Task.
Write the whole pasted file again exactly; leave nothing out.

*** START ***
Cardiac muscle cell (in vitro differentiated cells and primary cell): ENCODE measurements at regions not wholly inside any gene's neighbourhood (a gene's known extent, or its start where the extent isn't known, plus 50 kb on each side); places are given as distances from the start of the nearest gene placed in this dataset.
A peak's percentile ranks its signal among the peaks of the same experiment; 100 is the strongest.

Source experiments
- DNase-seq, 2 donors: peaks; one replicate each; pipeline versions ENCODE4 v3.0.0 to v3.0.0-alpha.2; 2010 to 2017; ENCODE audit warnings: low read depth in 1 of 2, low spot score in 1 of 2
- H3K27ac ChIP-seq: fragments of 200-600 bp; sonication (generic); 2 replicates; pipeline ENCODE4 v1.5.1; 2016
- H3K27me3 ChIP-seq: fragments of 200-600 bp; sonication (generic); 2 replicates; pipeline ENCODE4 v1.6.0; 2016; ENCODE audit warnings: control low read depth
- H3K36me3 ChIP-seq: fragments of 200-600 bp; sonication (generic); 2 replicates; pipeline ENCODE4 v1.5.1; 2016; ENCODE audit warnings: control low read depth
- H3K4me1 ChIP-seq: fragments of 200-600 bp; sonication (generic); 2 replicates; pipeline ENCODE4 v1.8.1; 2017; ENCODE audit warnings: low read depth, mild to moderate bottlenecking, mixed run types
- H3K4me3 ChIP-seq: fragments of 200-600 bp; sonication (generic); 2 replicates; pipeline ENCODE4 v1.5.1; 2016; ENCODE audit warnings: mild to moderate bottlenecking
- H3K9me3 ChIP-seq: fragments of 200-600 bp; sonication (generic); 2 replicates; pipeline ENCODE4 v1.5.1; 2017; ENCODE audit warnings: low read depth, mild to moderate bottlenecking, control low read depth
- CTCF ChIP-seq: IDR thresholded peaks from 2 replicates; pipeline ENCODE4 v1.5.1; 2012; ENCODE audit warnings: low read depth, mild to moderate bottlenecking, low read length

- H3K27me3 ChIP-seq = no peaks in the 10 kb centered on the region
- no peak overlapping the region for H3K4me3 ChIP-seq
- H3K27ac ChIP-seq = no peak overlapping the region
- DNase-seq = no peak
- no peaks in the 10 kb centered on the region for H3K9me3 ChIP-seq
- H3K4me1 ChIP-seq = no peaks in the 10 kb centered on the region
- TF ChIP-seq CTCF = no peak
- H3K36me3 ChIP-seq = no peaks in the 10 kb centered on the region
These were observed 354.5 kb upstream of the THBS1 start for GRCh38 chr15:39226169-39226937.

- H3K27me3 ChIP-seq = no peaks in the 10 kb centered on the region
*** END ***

Cardiac muscle cell (in vitro differentiated cells and primary cell): ENCODE measurements at regions not wholly inside any gene's neighbourhood (a gene's known extent, or its start where the extent isn't known, plus 50 kb on each side); places are given as distances from the start of the nearest gene placed in this dataset.
A peak's percentile ranks its signal among the peaks of the same experiment; 100 is the strongest.

Source experiments
- DNase-seq, 2 donors: peaks; one replicate each; pipeline versions ENCODE4 v3.0.0 to v3.0.0-alpha.2; 2010 to 2017; ENCODE audit warnings: low read depth in 1 of 2, low spot score in 1 of 2
- H3K27ac ChIP-seq: fragments of 200-600 bp; sonication (generic); 2 replicates; pipeline ENCODE4 v1.5.1; 2016
- H3K27me3 ChIP-seq: fragments of 200-600 bp; sonication (generic); 2 replicates; pipeline ENCODE4 v1.6.0; 2016; ENCODE audit warnings: control low read depth
- H3K36me3 ChIP-seq: fragments of 200-600 bp; sonication (generic); 2 replicates; pipeline ENCODE4 v1.5.1; 2016; ENCODE audit warnings: control low read depth
- H3K4me1 ChIP-seq: fragments of 200-600 bp; sonication (generic); 2 replicates; pipeline ENCODE4 v1.8.1; 2017; ENCODE audit warnings: low read depth, mild to moderate bottlenecking, mixed run types
- H3K4me3 ChIP-seq: fragments of 200-600 bp; sonication (generic); 2 replicates; pipeline ENCODE4 v1.5.1; 2016; ENCODE audit warnings: mild to moderate bottlenecking
- H3K9me3 ChIP-seq: fragments of 200-600 bp; sonication (generic); 2 replicates; pipeline ENCODE4 v1.5.1; 2017; ENCODE audit warnings: low read depth, mild to moderate bottlenecking, control low read depth
- CTCF ChIP-seq: IDR thresholded peaks from 2 replicates; pipeline ENCODE4 v1.5.1; 2012; ENCODE audit warnings: low read depth, mild to moderate bottlenecking, low read length

- H3K27me3 ChIP-seq = no peaks in the 10 kb centered on the region
- no peak overlapping the region for H3K4me3 ChIP-seq
- H3K27ac ChIP-seq = no peak overlapping the region
- DNase-seq = no peak
- no peaks in the 10 kb centered on the region for H3K9me3 ChIP-seq
- H3K4me1 ChIP-seq = no peaks in the 10 kb centered on the region
- TF ChIP-seq CTCF = no peak
- H3K36me3 ChIP-seq = no peaks in the 10 kb centered on the region
These were observed 354.5 kb upstream of the THBS1 start for GRCh38 chr15:39226169-39226937.

- H3K27me3 ChIP-seq = no peaks in the 10 kb centered on the region